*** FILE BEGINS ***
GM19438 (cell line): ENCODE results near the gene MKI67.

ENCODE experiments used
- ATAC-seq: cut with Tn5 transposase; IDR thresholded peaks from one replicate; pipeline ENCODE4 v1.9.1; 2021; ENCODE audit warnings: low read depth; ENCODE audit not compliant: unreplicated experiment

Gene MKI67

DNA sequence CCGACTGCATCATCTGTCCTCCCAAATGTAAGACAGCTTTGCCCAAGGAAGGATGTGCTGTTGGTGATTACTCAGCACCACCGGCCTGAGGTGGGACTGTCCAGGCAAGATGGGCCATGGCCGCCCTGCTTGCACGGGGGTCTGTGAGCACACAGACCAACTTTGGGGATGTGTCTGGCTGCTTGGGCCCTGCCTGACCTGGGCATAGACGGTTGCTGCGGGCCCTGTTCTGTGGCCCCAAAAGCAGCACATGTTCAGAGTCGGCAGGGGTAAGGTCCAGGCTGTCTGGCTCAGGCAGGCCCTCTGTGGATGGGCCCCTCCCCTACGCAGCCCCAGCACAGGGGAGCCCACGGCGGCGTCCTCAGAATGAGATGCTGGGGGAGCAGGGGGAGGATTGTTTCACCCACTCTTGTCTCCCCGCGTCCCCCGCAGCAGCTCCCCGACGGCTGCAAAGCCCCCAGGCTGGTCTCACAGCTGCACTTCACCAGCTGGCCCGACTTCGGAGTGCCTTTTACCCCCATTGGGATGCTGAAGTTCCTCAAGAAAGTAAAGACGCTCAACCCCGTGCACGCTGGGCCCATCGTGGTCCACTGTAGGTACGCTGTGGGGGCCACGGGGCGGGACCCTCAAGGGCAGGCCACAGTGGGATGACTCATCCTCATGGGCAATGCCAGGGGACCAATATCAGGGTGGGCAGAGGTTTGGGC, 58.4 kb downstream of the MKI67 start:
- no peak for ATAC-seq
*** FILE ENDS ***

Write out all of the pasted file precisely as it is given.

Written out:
GM19438 (cell line): ENCODE results near the gene MKI67.

ENCODE experiments used
- ATAC-seq: cut with Tn5 transposase; IDR thresholded peaks from one replicate; pipeline ENCODE4 v1.9.1; 2021; ENCODE audit warnings: low read depth; ENCODE audit not compliant: unreplicated experiment

Gene MKI67

DNA sequence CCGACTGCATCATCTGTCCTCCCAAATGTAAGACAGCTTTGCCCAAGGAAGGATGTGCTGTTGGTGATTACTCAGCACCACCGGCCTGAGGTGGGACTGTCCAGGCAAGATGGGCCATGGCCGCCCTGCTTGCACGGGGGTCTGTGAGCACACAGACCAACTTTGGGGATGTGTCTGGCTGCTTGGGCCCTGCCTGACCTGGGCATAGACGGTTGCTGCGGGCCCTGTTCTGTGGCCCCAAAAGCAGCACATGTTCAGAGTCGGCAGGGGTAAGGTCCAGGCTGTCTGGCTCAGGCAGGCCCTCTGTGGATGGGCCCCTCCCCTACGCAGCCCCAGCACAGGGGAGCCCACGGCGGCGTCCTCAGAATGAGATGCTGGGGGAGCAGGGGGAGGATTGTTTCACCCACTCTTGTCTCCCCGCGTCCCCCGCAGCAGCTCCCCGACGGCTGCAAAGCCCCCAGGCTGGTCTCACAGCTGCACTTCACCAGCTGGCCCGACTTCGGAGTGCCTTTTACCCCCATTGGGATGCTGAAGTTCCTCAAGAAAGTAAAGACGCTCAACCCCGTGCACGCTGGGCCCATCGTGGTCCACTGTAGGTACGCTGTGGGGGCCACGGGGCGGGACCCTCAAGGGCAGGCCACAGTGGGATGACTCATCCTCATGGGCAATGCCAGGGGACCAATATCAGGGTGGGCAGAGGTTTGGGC, 58.4 kb downstream of the MKI67 start:
- no peak for ATAC-seq